View Full Version : Legal or not?
03-01-2003, 05:37 PM
Given that the law is different for each individual country, can anyone advise on the legality of my Pipes and number plate for the UK and where I would stand if I were to take my Bike abroad.
1) My Staintunes are not marked with anything else but "Made in Australia". Are they legal for use on the public road if they pass the noise test or do they need to carry some sort of mark like the kite marks.
2) I hated the size of my number plate and I've cut it down in size just leaving about 1.5cm between the letters and the edge of the plate. As I've only got 3 Letters/Numbers across the top (V60 RST), there was a lot of empty space.
Advise would be most welcome, just don't tell the plod.
03-01-2003, 05:55 PM
I always thought plastic tanks were illegal for road use in the UK. So how come the Futura is sold there with the same plastic tank we get here in the states?
Or am I completely talking bollox and plastic tanks are legal in the UK too?
03-01-2003, 06:25 PM
Your staintunes need a mark ...... available for £5 in MCN which is then riveted or stuck on the pipes ......... after all reference to "for race use only" has fallen off, so to speak ;)
Number plate laws changed on 01/01/03 ...
I don't know all the details, but it wasn't good.
Ask at the bike show, probably your best bet.
Tanks must be ok in plastic, as they will have had to get the bike approved, tho I've never thought about it really :rolleyes:
03-03-2003, 06:31 AM
Technically speaking, the Staintunes are not legal for use on the road in the UK because of the absence of the kite mark/BSI/EU stamp, but then the same could be said for the OEM exhaust. Neither would get you pulled in the UK or the rest of Europe, but your plate will. If plod really wants to do you, he will find cause. If your plates are non-standard, which is obvious to any-body who knows plates, then plod will want to know why.
I would suggest you live with the standard plates, and you should be fine with the pipe.
Plod through out Europe tend to respect national differences. If something is allowed in your own country, but not theirs (unless there is a crackdown) they they will usually tolerate it. Again, though, try not to give them an obvious reason to want to talk to you, like non-standard plates for example!
03-03-2003, 12:00 PM
What is a standard UK plate in your opinion? Appart from the obvious black on yellow, the last I heard was that the size, typeface and spacing of the lettering are the only criteria applied. I've not touched any of these I simply reduced the overall size of the thing.
Will plod want to speak to me anyway?
03-04-2003, 04:55 AM
You can get the details from
but the rule of thumb is that if you have done anything at all with or to the plate, then it is non-standard. Anybody who spends all day looking at reg-plates can spot a non-standard one a mile away.
03-04-2003, 06:07 AM
Personally, I'm with PaulZX9R. Number plates are so "in the face" of the Old Bill that they aren't worth messing with. Once pulled, they'll have a look at those pipes, find that technically illegal rear tyre (you hadn't realised), the out of date tax disc (you hadn't got round to it), etc. Also, if your bike is "legal at a distance", you're less likely to get pulled for a minor offence like crossing a white line a couple of inches.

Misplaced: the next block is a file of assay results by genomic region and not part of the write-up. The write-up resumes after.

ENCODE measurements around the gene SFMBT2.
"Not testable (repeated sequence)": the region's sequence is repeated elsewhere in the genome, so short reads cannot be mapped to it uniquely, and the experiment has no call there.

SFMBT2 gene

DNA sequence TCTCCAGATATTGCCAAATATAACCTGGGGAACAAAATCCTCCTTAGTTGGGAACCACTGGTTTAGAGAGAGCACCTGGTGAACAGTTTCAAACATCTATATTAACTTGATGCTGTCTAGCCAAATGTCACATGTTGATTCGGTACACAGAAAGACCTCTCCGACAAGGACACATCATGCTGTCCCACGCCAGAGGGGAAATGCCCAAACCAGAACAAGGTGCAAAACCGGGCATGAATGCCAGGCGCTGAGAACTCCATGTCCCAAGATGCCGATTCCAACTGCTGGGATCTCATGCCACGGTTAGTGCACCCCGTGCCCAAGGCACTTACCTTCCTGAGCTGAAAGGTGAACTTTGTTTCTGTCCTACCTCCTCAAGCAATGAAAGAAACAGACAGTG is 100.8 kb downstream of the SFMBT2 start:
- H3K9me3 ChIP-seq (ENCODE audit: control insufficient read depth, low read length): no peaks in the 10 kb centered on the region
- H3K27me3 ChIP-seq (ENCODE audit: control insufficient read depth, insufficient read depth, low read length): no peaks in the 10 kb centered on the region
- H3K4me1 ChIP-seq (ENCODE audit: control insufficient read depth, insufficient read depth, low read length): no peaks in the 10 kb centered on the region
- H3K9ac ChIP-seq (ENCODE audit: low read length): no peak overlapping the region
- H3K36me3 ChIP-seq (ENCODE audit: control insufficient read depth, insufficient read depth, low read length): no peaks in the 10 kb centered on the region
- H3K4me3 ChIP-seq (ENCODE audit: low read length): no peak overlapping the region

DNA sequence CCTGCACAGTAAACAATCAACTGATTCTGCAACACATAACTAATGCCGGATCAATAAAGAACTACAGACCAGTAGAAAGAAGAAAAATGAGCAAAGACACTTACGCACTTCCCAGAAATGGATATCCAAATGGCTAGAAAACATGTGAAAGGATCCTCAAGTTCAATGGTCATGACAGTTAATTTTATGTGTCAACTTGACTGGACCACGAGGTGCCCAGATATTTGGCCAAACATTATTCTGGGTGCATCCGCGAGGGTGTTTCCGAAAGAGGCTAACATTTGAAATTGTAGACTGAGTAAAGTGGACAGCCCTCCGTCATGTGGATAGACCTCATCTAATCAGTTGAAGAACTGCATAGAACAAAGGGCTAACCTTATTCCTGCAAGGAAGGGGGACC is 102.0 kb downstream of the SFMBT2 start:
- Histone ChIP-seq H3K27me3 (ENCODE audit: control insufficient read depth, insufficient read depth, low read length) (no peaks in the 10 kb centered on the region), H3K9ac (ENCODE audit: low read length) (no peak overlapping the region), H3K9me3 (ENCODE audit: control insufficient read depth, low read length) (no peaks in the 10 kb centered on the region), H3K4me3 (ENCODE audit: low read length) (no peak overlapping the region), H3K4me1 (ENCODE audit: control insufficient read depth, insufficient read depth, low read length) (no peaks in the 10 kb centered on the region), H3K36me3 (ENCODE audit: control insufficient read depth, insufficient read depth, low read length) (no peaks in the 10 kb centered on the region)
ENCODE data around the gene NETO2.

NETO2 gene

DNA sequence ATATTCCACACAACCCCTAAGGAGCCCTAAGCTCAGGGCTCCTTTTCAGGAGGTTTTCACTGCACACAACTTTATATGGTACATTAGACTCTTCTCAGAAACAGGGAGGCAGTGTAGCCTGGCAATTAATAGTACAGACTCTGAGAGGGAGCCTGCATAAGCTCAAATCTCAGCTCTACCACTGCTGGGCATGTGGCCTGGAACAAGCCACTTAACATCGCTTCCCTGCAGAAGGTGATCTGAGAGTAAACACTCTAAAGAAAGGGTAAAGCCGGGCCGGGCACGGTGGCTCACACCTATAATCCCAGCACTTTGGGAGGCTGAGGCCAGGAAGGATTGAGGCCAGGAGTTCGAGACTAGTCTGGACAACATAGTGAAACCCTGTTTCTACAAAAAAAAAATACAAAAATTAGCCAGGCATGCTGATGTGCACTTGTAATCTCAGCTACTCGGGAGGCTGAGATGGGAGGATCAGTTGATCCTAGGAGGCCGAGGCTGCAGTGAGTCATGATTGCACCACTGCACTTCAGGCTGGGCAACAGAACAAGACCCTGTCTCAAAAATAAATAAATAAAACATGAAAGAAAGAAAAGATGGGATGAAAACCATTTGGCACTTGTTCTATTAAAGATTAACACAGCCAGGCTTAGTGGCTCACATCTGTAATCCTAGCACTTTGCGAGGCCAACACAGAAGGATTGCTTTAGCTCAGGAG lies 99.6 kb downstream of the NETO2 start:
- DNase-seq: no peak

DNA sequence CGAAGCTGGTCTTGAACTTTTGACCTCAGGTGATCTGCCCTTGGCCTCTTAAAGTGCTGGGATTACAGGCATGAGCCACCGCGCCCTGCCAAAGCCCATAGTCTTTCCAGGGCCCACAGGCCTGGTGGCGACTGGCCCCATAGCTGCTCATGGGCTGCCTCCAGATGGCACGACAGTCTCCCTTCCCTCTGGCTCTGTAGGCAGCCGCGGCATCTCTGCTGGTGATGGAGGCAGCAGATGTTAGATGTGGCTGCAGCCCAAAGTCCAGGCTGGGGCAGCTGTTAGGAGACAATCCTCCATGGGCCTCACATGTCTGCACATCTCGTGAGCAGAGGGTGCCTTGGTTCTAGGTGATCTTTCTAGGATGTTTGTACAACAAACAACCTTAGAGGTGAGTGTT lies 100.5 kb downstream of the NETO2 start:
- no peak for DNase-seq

With number plate recognition technology becoming increasing important for traffic policing (speeding and traffic flow (TrafficMaster)), state revenue generation (road tax, customs, congestion charging) and general policing and anti-terrorism (thanks Osama), it'll only become more of an issue. Take ACPO's recent announcement on front number plates for bikes, for example.
OK, your question wasn't about the UK, but whilst you're far less lightly to get interest from foreign police on these sort issues, IMHO it just ain't worth the risk of the hassle whilst trying to chill on holiday in a foreign land, in a foreign language with foreign rules.
Now, to totally contradict myself on being "legal at a distance"....dark visors!
I've never paid much attention to them in the past, but while my newish Roof Diversion helmet has truely excellent anti-mist performance, sun glasses underneath will bizarrely mist up on every exhale. The only answer I can think of is a dark visor. What about actual policing attitudes on these in the UK and Europe??
03-04-2003, 07:16 AM
Nice link ZX9er thanks.
Character Height 64mm (check)
Character Width 44mm (check)
Character Stroke 10mm (check)
Space between characters 10mm (check)
Space between groups 30mm (check)
Top, side & bottom margin 11mm (check)
Space between vertical lines 13mm (check)
Overall size not specified so I should be OK but might just carry a copy of the requirements just in case.
wanna, I see your point but sadly for me the massive plate really touched a sore point as in my opinion it totally spoilt the look. And I don't see why I should carry an advertisement for the dealer.
03-04-2003, 07:39 AM
Ok Bikeaholic, sounds like your plate is standard, but ask yourself, does it <em>look</em> standard. If it does, I am sure you will be fine, but if it comes down to your opinion against a plod, he will simply look for something else to do you for.
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